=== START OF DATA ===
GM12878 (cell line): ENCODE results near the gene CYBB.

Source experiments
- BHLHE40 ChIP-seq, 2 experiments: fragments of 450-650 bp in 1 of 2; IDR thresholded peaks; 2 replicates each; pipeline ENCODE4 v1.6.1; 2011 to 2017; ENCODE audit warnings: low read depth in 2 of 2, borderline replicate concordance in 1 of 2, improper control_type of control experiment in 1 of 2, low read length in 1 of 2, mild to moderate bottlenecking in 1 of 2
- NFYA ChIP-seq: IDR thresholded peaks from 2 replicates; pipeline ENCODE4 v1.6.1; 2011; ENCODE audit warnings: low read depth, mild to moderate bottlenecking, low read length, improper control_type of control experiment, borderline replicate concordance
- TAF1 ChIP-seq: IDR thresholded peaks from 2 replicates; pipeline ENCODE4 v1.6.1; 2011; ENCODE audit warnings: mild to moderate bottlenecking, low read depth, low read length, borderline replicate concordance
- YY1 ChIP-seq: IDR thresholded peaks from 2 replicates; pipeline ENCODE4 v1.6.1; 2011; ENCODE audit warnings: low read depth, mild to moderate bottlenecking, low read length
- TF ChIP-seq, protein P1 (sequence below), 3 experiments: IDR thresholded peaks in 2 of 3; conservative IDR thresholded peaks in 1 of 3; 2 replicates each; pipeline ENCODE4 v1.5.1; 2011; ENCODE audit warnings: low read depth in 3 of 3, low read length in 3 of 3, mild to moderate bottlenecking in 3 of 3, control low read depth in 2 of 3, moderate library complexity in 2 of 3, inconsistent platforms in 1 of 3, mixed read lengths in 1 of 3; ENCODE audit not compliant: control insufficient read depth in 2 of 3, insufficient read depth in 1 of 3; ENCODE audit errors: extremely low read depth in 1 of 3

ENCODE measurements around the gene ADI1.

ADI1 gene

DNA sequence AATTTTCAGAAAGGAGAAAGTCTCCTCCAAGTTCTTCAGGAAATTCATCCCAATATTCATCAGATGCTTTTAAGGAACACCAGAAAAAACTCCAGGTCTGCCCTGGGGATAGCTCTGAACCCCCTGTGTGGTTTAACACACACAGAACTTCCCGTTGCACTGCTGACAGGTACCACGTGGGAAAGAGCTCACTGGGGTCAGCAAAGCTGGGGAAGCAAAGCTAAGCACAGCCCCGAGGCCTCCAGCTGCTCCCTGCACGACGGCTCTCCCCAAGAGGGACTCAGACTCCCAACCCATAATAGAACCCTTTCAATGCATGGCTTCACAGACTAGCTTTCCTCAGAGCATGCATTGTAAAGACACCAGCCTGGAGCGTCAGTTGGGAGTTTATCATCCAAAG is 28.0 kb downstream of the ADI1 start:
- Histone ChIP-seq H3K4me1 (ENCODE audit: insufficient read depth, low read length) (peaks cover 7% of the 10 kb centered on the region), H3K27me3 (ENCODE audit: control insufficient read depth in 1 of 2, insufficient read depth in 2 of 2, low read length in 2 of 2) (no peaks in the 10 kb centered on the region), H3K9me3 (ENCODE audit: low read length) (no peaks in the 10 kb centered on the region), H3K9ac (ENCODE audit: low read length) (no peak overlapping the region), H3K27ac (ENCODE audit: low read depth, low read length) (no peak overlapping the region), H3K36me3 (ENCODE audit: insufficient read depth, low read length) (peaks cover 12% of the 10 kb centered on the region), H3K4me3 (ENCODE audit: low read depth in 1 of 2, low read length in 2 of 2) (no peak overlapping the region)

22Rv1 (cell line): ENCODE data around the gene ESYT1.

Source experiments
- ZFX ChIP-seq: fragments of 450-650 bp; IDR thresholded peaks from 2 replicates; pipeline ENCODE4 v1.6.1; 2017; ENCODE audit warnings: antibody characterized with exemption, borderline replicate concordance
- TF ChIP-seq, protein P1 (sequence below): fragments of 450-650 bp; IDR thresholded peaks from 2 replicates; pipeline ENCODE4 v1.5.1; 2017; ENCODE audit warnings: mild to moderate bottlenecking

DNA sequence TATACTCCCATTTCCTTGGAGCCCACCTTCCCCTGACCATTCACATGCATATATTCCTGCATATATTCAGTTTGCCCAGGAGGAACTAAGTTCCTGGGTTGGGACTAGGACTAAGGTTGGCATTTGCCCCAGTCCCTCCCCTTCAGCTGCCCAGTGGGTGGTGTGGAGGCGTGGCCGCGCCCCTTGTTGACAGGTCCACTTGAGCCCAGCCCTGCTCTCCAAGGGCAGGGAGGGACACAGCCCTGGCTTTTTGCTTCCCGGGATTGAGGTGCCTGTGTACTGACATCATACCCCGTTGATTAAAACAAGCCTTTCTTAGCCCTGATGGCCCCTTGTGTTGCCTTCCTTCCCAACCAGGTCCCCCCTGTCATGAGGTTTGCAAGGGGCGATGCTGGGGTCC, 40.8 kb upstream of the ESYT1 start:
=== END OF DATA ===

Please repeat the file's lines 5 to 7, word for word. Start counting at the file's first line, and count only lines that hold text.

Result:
- TAF1 ChIP-seq: IDR thresholded peaks from 2 replicates; pipeline ENCODE4 v1.6.1; 2011; ENCODE audit warnings: mild to moderate bottlenecking, low read depth, low read length, borderline replicate concordance
- YY1 ChIP-seq: IDR thresholded peaks from 2 replicates; pipeline ENCODE4 v1.6.1; 2011; ENCODE audit warnings: low read depth, mild to moderate bottlenecking, low read length
- TF ChIP-seq, protein P1 (sequence below), 3 experiments: IDR thresholded peaks in 2 of 3; conservative IDR thresholded peaks in 1 of 3; 2 replicates each; pipeline ENCODE4 v1.5.1; 2011; ENCODE audit warnings: low read depth in 3 of 3, low read length in 3 of 3, mild to moderate bottlenecking in 3 of 3, control low read depth in 2 of 3, moderate library complexity in 2 of 3, inconsistent platforms in 1 of 3, mixed read lengths in 1 of 3; ENCODE audit not compliant: control insufficient read depth in 2 of 3, insufficient read depth in 1 of 3; ENCODE audit errors: extremely low read depth in 1 of 3